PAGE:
Flames and smoke rise from the blaze at Notre Dame Cathedral in central Paris on April 15, 2019. An inferno that raged through Notre Dame Cathedral for more than 12 hours destroyed its spire and its roof but spared its twin medieval bell towers, and a frantic rescue effort saved the monument's "most precious treasures," including the Crown of Thorns purportedly worn by Jesus, officials said. (AP/Thierry Mallet)
One year after the Cathedral of Notre Dame was nearly destroyed by a fire, its future remains uncertain. Prominent voices in France continue to argue about what should happen to the medieval gothic structure once its complex reconstruction is completed.
The citizens of France and the entire world watched with terror as the roof and steeple of the landmark cathedral collapsed from the blaze on April 15, 2019, even as firemen and art experts worked tirelessly to salvage the historic treasures inside.
In the aftermath of the blaze, French President Emanuel Macron promised his people that "The Old Dame" of Paris would be rebuilt in time for the 2024 Summer Olympics hosted by the French capital. The COVID-19 pandemic necessarily put a halt on the efforts in mid-March, but reconstruction is scheduled to resume next Monday (April 27).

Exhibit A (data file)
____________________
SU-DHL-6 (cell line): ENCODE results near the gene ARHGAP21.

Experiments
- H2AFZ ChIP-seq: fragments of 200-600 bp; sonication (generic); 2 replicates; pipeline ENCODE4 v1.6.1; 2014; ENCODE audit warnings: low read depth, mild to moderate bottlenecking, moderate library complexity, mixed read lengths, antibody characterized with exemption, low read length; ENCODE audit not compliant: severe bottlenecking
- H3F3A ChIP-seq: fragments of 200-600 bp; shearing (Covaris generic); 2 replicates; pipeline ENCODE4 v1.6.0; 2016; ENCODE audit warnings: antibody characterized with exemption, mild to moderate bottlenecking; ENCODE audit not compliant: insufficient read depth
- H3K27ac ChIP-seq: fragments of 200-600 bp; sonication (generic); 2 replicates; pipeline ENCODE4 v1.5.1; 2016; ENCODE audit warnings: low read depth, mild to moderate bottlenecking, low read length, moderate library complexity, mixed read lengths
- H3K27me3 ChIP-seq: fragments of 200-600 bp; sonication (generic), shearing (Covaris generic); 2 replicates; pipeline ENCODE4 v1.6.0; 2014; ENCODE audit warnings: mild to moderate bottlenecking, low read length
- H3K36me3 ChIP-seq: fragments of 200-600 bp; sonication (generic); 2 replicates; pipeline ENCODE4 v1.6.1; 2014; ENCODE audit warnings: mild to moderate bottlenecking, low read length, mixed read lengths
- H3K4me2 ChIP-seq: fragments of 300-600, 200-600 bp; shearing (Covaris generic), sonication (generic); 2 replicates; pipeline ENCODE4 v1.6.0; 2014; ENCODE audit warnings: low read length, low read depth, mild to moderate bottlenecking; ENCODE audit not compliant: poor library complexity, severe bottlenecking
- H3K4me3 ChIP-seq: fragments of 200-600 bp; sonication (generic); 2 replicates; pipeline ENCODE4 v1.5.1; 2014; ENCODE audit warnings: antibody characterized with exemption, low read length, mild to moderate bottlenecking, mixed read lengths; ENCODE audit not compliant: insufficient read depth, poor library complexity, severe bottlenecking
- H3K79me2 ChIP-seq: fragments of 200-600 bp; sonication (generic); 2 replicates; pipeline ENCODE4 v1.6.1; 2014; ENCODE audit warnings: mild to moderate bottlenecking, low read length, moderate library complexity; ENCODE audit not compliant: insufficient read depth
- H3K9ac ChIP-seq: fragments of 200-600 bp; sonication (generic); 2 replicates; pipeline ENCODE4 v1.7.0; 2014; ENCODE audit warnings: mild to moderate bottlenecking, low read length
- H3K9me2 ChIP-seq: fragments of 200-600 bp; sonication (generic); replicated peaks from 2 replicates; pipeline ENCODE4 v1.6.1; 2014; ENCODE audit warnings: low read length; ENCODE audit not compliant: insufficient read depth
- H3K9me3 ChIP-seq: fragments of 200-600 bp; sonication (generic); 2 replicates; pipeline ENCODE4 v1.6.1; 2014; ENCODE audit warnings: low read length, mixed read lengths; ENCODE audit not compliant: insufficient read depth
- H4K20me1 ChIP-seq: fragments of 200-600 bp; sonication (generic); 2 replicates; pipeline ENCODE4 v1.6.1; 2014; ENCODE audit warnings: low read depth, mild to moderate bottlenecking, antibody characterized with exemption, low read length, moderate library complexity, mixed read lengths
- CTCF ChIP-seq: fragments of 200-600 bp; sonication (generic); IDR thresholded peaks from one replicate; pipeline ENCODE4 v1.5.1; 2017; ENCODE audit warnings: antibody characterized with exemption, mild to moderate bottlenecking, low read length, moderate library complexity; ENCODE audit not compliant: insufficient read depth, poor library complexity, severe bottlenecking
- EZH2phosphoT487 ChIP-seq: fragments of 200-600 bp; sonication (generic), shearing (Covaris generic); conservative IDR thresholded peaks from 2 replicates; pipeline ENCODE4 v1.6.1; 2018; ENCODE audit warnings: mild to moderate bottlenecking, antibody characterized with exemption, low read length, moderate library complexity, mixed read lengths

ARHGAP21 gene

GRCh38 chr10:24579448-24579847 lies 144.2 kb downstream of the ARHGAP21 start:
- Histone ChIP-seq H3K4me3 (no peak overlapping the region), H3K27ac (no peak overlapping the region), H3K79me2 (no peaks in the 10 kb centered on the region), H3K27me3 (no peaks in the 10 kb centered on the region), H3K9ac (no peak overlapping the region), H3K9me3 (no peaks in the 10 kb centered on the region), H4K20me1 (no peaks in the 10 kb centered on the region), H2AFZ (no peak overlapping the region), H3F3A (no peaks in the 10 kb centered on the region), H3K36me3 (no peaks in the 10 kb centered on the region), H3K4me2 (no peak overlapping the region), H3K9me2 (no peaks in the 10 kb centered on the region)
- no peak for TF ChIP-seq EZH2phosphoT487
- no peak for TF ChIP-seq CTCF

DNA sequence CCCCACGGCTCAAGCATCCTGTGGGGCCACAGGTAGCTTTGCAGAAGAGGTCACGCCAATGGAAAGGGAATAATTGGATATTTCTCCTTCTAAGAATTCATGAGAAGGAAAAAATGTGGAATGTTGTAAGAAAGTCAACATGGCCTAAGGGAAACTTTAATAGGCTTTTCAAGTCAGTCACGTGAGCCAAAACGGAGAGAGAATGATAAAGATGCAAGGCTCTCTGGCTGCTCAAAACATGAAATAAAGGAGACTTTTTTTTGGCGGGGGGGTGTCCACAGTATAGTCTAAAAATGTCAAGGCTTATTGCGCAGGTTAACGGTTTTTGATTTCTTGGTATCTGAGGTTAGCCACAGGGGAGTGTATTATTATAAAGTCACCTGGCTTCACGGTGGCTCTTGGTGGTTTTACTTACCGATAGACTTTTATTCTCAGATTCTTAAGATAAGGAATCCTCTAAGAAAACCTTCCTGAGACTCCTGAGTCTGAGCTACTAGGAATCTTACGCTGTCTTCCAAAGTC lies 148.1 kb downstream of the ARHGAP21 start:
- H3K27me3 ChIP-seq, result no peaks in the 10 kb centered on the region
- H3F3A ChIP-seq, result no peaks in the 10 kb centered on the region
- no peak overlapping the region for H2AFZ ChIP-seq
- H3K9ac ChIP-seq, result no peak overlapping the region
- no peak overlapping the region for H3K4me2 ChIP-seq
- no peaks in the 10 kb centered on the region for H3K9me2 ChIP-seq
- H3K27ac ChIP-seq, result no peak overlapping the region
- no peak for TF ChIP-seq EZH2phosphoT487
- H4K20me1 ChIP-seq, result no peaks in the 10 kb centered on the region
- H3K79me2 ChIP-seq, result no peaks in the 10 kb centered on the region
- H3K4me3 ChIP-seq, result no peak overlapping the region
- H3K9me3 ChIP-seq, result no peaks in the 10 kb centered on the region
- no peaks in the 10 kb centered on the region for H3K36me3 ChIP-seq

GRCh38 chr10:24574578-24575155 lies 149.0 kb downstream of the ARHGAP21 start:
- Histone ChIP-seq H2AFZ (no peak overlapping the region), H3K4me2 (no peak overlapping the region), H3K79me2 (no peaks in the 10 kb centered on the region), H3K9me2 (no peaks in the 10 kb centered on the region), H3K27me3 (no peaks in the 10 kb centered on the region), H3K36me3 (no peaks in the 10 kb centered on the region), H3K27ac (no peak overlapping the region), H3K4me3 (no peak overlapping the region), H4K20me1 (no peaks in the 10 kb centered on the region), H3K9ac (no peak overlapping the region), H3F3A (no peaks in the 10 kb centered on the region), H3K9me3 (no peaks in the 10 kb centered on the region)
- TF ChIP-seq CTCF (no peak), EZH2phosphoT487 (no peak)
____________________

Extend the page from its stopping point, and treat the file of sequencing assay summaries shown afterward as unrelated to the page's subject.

Yet Notre Dame remains under fire. Architects and restorers in France cannot agree on the style of the renovations, while historians and prelates debate its soul. Once the debris is removed, the roof rebuilt and the stained glass is cleaned, what will be the purpose of this symbol of France and the Catholic faith?
"What cathedral should be built for the XXI century?" asked Bishop Michel Aupetit of Paris in a reflection recently published in the French Catholic paper La Croix.
"What it is has always been due to the meaning behind its construction: to praise God and the salvation of humanity. If it doesn't remain faithful to itself, it will lose its soul."
Aupetit has made the case that, once restored, Notre Dame should remain a place of worship and prayer. He said the cathedral is a "common home" where anyone may find solace in tragedy and gratitude in moments of happiness.